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A Budding Valuation Consideration: Explore the World of Green Building Features
Tamara Partridge

With sustainability becoming more common in both residential and commercial real estate, appraisers are increasingly asked to weigh in on buildings with green features. While green valuations have not yet come fully into bloom, the seeds have clearly been planted for environment-related features to affect property value.

Why Green Matters
Sustainability and “green” are becoming higher in demand. While many people are familiar with Energy Star from purchases such as air conditioners, refrigerators or other household appliances, not as many are familiar with Leadership in Energy & Environmental Design (LEED) certifications. LEED is a green building certification program which recognizes when buildings have been built with various green metrics in mind, including improving energy savings, water efficiency and improved quality of air.

Many companies and governments are requiring certain LEED or Energy Star ratings on new construction and rental property, including the federal government’s General Services Administration. Not only does a LEED-certified building cost less to operate due to reduced energy and water bills, but these buildings also have higher lease-up rates and retain higher property values. Energy Star-certified buildings net an average rental premium of 4% and an average sales price premium of 26%, according to one study, “Green Noise or Green Value? Measuring the Effects of Environmental Certification on Office Values.

The University of California, Berkeley, found that, among Energy Star-certified buildings, saving $1 in energy costs is associated with gaining a 4.9% premium in market valuation. This translated into an average increase in transaction price of $13 per square foot. And, the U.S. Green Building Council has estimated that 40% to 48% of commercial construction by value will be green by 2015.

With sustainability becoming more important to tenants and buyers, it seems likely that lenders will eventually get on board too. Their due diligence and underwriting may well expand to reflect the benefits and risks associated with green properties.

Valuing Green
In recognition of the growing green role in residential valuations, the Appraisal Institute recently released an updated form intended to help appraisers analyze the value of energy-efficient homes. The Residential Green and Energy Efficient Addendum is an optional addition to Fannie Mae Form 1004, which is the valuation profession’s most widely used form for mortgage lending purposes.

The five-page document offers a list of factors that valuators consider when appraising residential properties with green features, including:

  • Certifications by LEED or similar organizations;
  • Energy-efficient items (insulation, water systems, windows, lighting, appliances and HVAC);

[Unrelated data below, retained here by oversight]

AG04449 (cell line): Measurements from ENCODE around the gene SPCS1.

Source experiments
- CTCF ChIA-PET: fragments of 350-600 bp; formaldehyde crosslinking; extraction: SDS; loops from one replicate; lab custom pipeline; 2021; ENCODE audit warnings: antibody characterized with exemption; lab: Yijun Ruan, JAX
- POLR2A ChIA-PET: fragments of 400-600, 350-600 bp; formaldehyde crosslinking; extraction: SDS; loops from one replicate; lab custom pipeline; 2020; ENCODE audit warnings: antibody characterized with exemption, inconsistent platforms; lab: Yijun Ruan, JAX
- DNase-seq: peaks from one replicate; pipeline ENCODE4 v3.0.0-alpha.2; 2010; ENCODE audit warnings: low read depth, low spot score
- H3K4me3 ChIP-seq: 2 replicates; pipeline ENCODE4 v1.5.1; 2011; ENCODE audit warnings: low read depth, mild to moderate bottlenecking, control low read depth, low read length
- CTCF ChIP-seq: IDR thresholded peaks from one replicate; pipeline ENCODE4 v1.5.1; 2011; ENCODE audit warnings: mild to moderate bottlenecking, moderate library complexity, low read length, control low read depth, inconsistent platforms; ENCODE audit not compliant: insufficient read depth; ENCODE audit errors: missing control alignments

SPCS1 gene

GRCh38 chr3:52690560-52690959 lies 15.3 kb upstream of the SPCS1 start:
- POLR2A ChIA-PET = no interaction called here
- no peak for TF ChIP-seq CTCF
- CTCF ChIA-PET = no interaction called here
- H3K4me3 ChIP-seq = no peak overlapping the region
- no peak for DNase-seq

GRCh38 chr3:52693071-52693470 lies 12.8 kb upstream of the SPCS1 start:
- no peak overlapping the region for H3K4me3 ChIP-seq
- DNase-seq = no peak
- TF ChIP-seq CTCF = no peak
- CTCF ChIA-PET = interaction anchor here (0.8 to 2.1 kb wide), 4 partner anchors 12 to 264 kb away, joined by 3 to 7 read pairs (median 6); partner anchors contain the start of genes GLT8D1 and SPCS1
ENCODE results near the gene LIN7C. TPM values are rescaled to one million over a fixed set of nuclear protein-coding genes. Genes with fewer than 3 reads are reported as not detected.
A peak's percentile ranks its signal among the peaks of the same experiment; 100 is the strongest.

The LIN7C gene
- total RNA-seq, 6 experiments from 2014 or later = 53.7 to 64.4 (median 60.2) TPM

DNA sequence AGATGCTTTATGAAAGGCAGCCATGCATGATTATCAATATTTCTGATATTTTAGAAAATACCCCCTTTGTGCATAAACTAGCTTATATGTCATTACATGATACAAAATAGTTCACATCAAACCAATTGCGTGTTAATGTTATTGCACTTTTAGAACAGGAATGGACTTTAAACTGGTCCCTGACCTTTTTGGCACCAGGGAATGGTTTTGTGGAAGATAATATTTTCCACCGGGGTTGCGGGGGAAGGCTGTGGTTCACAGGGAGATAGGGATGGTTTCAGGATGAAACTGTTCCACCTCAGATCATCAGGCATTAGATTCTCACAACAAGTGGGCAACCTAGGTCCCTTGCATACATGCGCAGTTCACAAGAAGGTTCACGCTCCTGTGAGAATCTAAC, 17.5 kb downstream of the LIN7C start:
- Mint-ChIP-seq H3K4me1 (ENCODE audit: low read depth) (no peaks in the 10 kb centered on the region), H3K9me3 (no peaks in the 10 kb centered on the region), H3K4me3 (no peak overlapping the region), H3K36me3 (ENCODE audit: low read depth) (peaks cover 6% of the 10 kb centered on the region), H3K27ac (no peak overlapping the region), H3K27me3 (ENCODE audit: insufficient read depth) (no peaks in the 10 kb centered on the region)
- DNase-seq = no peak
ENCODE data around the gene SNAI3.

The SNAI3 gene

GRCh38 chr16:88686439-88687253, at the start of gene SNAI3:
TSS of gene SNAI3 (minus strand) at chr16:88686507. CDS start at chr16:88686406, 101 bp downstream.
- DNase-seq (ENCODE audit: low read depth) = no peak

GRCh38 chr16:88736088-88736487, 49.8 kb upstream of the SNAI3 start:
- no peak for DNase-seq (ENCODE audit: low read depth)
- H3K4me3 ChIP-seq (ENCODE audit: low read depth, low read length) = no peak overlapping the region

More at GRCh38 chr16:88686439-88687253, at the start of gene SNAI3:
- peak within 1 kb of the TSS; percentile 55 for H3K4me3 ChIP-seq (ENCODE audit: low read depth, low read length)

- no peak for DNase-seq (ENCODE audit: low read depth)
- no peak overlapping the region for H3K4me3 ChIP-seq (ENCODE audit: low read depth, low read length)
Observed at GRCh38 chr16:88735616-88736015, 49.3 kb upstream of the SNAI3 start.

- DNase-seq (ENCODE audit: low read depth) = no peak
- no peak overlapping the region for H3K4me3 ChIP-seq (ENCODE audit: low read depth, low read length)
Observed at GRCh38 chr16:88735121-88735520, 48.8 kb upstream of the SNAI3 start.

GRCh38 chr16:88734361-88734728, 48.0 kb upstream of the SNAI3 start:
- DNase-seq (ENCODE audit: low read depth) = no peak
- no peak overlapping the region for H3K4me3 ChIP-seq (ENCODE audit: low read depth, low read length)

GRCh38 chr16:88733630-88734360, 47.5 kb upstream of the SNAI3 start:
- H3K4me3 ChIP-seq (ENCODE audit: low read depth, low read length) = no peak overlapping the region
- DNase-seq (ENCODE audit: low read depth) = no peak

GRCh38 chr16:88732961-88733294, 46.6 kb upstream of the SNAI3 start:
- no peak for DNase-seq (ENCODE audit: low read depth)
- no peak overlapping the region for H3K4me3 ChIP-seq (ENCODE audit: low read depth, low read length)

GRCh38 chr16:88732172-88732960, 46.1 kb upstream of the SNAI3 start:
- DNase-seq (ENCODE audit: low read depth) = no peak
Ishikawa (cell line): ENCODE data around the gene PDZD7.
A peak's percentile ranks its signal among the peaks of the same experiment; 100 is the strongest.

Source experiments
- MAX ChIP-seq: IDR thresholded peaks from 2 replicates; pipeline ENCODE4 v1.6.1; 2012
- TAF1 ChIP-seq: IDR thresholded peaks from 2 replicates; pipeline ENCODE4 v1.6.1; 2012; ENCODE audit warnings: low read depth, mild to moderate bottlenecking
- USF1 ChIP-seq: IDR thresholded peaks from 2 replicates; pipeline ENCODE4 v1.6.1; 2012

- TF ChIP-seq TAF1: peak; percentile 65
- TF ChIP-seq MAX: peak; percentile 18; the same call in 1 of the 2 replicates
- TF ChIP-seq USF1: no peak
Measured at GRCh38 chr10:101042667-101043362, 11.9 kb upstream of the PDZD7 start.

• Energy ratings;
  • Indoor air quality;
  • Utility costs;
  • Solar panels; and
  • Federal, state and local incentives that offset costs.

The Appraisal Institute’s form also considers the property’s amenities, including pedestrian friendliness, orientation, landscaping and access to public transportation. Geographic location is also critical. Certain markets, such as New York, Washington, D.C., Chicago, San Francisco, Seattle and Portland, have a higher green demand. Cities like Detroit and Cleveland are less focused on sustainability, at least for now. A green property also may be more valuable in locations with higher utilities costs, including water, electricity and natural gas charges.

How appraisers quantify the added value of sustainability varies significantly. For instance, the unique attributes of a green property might require a wider comparable radius to find similar properties. In the absence of comparables, an appraiser might add a green premium based on the replacement cost of energy-efficient items.

For commercial properties valued using the income approach, cost savings and financial incentives of being green will generate a higher net operating income. If so, the appraised value may already include a green premium implicit in the capitalization methodology. Care should be taken not to double-count the benefits.

Overcoming Challenges
“Comparables” are often the basis for both residential and commercial property appraisals. While it is still difficult to find green comparables, that will surely change as more sustainable and retrofitted properties go on the market. In the meantime, make sure your property appraiser is up to speed on green features, technologies and practices and knows how to incorporate them in a valuation.

If you have questions about sustainability or LEED certification and how it will affect the value of your property, contact Tammy Partridge at [email protected] or call her at 312.670.7444.

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